When Atheists Doubt

I have never experienced an earthquake firsthand, but my friends from California have described to me what it feels like. The ground beneath you rumbles, and dishes rattle and crash to the floor. You feel unstable, and you have no idea how long the tremors will last or what will happen next. During a quake, the earth can shake so hard you may wonder if you are going to live to see another day. The whole ordeal can leave you off-balance and disoriented.

Doubt can be like an emotional and psychological quake. The foundation of your life feels like it is lurching to the left, then to the right, and you wonder if you are going to make it through. You feel unstable, confused. The faith you took for granted is no longer within your grasp.

When I drifted into a season of doubt, I felt as though my safe and secure world was quaking and crumbling before my eyes. God had been the foundation of my life and the constant source of my security and comfort. But when doubt began to chip away at that foundation, I started to believe that I was no longer a true follower of Christ.

I tried everything to rid myself of the doubt. I prayed. I got up early in the morning and cried out to God in the closet of my apartment, not sure if He was listening or whether He was even there. It was excruciating. My entire world was rocked. My certainty had disappeared.

Doubt was not acceptable, especially in the Christian circles where I lived. Doubting God meant you were a failure and probably weren’t even saved. So I kept it all inside, stuffing it down in a secret, shameful place. I didn’t tell anyone about my inner thoughts. But as bad as I felt about my doubts, my biggest “failure” was a gross misunderstanding of the nature of doubt and the nature of faith. At the time, the doubt I experienced felt like an earthquake, but I realize now that perhaps it was more like an ice storm. Let me explain.

Os Guinness uses ice as a fitting illustration for the nature of doubt. Imagine a small river that’s been frozen over by a wintery storm. You have a grassy bank on one side and a rocky bank on the other, with an iced-over river separating the two. If you crawled out onto the slippery ice, you would find that, in stumbling for your footing, you could slide between the two sides of the river. You could slide closer to the grassy bank or you could slide closer to the rocky bank.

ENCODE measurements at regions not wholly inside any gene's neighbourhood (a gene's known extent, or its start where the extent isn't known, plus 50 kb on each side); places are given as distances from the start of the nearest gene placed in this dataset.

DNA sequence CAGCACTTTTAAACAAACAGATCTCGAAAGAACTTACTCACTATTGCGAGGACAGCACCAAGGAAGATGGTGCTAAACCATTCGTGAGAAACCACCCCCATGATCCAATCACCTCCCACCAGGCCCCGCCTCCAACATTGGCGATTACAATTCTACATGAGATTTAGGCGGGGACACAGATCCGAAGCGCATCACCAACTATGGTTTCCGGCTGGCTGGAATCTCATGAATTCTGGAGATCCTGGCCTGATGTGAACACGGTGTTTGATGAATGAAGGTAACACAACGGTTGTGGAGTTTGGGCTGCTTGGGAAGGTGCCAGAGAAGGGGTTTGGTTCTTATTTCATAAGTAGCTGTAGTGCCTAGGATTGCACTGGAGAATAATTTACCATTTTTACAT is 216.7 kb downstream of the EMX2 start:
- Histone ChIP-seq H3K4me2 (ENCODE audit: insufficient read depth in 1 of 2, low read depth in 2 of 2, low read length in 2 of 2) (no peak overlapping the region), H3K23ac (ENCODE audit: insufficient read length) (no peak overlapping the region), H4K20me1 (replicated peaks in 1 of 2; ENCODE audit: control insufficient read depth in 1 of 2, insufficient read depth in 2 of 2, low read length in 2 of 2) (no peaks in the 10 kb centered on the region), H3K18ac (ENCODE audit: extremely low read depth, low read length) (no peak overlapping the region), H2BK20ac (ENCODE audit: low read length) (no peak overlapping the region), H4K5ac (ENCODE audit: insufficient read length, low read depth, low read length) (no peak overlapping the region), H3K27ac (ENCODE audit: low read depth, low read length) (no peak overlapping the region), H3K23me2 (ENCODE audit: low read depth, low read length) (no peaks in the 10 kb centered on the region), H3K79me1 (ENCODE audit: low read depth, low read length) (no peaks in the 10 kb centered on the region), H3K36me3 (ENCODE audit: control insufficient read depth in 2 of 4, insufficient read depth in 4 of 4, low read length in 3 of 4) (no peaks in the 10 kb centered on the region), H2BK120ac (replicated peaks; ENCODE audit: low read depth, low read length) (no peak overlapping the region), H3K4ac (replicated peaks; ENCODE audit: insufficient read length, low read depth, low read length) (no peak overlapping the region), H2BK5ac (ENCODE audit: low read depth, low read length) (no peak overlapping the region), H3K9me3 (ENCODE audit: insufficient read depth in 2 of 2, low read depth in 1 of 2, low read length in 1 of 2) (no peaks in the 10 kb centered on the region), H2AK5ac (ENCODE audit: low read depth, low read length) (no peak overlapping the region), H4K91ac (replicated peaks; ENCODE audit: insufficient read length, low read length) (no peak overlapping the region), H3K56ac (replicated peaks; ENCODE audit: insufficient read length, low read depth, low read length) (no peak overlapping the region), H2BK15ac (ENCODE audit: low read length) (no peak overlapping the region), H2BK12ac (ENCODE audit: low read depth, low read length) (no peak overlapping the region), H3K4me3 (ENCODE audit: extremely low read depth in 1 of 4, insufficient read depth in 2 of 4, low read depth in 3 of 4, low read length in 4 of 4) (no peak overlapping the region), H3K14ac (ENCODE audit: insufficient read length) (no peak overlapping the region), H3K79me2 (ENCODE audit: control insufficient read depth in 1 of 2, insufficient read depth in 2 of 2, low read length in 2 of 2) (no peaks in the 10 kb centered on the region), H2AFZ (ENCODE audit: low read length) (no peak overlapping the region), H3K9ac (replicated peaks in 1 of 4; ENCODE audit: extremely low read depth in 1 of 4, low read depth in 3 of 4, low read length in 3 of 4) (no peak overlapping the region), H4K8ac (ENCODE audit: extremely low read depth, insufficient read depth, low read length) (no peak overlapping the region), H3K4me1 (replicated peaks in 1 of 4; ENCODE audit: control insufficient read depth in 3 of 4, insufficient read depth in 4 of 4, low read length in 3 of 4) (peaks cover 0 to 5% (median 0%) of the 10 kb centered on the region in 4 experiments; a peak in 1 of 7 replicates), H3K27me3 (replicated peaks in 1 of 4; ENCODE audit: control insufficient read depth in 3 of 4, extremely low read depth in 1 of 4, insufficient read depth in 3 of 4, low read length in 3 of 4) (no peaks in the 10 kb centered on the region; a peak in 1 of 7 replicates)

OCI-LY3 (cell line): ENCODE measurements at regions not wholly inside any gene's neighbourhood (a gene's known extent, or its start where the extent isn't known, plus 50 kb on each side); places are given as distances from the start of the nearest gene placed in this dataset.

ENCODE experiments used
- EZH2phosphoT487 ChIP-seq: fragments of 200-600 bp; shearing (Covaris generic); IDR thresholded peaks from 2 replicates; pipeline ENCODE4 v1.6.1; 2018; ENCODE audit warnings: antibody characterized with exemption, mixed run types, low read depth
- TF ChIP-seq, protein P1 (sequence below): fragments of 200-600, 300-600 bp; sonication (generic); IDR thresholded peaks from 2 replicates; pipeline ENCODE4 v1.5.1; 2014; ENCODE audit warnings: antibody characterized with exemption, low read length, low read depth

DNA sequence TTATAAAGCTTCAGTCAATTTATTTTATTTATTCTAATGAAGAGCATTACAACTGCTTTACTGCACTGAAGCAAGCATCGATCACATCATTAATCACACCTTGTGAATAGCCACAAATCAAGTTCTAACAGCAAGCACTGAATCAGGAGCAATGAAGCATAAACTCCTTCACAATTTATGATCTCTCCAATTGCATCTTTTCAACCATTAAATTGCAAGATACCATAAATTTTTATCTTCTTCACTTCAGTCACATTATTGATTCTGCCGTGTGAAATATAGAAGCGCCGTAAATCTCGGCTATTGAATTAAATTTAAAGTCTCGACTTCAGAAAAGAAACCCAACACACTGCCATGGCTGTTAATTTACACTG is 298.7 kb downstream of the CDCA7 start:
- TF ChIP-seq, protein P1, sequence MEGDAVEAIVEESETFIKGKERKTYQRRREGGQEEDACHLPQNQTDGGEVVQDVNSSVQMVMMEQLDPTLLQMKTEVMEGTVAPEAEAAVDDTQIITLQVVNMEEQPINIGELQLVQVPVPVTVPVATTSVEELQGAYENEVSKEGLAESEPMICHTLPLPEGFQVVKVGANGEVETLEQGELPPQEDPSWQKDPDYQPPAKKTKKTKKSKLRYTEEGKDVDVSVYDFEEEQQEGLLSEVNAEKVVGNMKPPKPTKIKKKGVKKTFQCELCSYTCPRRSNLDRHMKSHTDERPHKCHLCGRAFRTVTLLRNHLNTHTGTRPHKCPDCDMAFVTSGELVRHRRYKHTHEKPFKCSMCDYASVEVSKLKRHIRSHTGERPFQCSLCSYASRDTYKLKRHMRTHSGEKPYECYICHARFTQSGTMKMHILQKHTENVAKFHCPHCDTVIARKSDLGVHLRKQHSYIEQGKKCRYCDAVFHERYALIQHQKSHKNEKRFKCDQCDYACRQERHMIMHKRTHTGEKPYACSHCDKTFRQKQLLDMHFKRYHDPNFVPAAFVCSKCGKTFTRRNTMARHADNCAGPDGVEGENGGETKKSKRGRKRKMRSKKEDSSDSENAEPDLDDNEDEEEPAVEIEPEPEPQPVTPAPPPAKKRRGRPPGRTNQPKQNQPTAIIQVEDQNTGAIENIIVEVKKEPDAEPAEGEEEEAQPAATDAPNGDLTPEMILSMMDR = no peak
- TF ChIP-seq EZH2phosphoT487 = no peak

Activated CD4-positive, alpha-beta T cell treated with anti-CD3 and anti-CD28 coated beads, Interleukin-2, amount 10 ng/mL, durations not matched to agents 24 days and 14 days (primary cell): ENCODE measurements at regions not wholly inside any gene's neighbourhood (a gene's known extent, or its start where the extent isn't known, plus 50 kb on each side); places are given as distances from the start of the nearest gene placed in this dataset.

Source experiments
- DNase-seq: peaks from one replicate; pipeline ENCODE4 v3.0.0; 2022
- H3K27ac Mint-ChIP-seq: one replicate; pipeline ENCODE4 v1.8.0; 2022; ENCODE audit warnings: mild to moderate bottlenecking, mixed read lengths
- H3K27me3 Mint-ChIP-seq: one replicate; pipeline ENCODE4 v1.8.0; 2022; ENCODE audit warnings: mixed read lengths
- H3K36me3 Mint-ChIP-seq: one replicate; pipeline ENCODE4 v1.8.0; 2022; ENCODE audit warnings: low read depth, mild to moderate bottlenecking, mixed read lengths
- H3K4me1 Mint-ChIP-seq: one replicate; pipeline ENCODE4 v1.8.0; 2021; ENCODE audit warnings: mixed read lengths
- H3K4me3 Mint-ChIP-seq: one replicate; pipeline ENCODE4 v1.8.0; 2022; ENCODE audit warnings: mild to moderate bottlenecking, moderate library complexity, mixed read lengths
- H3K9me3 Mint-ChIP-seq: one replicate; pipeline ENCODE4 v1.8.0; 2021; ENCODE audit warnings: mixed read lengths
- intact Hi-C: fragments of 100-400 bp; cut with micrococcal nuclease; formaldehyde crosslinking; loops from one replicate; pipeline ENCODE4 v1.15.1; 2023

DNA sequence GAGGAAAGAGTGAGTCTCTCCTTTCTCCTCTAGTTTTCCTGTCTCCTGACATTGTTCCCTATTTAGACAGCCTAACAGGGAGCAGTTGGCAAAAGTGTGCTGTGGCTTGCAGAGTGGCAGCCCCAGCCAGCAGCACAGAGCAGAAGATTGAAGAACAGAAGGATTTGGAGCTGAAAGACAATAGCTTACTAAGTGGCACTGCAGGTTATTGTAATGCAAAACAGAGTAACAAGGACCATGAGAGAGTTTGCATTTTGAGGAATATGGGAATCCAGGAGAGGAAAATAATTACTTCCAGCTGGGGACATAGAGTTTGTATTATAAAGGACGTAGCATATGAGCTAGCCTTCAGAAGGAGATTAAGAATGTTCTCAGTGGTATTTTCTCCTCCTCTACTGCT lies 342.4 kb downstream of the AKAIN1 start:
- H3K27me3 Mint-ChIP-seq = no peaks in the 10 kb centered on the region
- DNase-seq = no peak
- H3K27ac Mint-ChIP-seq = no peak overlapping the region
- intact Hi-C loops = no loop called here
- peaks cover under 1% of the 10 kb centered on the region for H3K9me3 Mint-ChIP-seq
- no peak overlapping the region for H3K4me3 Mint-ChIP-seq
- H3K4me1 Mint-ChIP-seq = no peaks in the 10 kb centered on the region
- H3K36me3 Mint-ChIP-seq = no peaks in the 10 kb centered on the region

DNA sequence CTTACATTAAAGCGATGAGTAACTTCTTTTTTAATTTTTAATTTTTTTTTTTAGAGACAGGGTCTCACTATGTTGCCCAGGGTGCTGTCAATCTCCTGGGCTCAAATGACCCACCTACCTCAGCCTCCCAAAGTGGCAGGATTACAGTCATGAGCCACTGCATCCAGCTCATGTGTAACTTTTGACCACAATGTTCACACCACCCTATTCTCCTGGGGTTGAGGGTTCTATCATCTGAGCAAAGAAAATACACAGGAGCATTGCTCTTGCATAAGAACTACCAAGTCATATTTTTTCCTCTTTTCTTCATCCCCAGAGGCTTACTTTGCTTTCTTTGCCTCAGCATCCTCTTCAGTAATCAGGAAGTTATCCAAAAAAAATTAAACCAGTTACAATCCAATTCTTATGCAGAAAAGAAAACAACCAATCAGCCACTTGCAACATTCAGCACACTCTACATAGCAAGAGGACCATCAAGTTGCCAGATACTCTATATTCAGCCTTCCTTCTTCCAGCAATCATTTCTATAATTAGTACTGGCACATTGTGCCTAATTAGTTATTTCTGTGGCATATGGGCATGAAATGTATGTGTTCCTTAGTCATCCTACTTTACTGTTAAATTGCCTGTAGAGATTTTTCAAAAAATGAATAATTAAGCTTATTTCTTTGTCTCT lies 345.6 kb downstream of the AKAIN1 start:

Doubt is like the ice between the two banks. The grassy bank represents belief, and the rocky bank symbolizes unbelief. Doubting is the place in between belief and unbelief. In a sense, doubt is neutral. It can slide you closer to belief or closer to unbelief. I made the mistake of assuming that doubt, especially living in doubt as I did, indicated unbelief. But that’s simply not the case. Doubt is like ice. Ice is neutral. It can slide you closer to God or it can slide you farther away from Him.

If you ask people the question, “What is the opposite of love?” most of them will respond, “Hate.” But hate is not the opposite of love. Indifference is. If you ask people, “What is the opposite of faith?” most of them will respond, “Doubt.” I would suggest that the opposite of faith is not doubt; it is unbelief. Whether you are on the grassy bank of belief in God or the rocky bank of unbelief, you are in a secure and certain place. Your feet are planted on the ground of belief or unbelief. There is no instability or sliding around. But to be in doubt is to be in the middle between the two banks on the slippery surface of uncertainty. When you are on the ice of doubt, you can slide either way.

It Goes Both Ways

Two examples of the unpredictably slippery quality of doubt are the conversion story of Lee Strobel and the de-conversion story of Bart Ehrman. Strobel, a former reporter for the Chicago Tribune and the author of The Case for Christ, was an atheist at one time. What moved Strobel to believe in God, sliding him from atheism to theism, was doubt. He began to doubt his worldview. He began to doubt that naturalism and atheism were an adequate explanation of humanity’s source, existence, and future.

Conversely, the de-conversion story of Bart Ehrman, author of the book Misquoting Jesus, equally exemplifies the icy slipperiness of doubt. He was once an evangelical. He is now a skeptic. Ehrman was sold a bill of goods about the absolute perfection of the Bible. He attended a conservative school that made great claims about the objective truthfulness of the Scriptures. Unfortunately, when he began to discover variances in the text, he panicked and eventually left the faith completely. The doubt he experienced had an opposite effect as it did for Strobel, sliding Ehrman away from belief in God and into unbelief and agnosticism.

In both cases, doubt was at work. In one case, doubt slid Strobel toward belief in God. In the other case, doubt slid Ehrman away from God. Doubt similarly affected brothers Christopher and Peter Hitchens. Christopher, an atheist, wrote the New York Times bestseller God Is Not Great. Peter wrote The Rage against God: How Atheism Led Me to Faith. Doubt led Christopher to slide away from belief in God to a fiery brand of atheism. Doubt first led Peter away from God, but then it slid him back to belief in God.

Many times, we view doubt as something that is always to be avoided, but that is not necessarily the case. Making room for doubt can lead people to faith in Christ. For someone to move from atheism to theism, it takes doubt. But at the same time, for someone to move from theism to atheism, it also takes doubt. Like unpredictable ice, doubt can move people in both directions.

Excerpt from Room for Doubt: How Uncertainty Can Deepen Your Faith.

Ben Young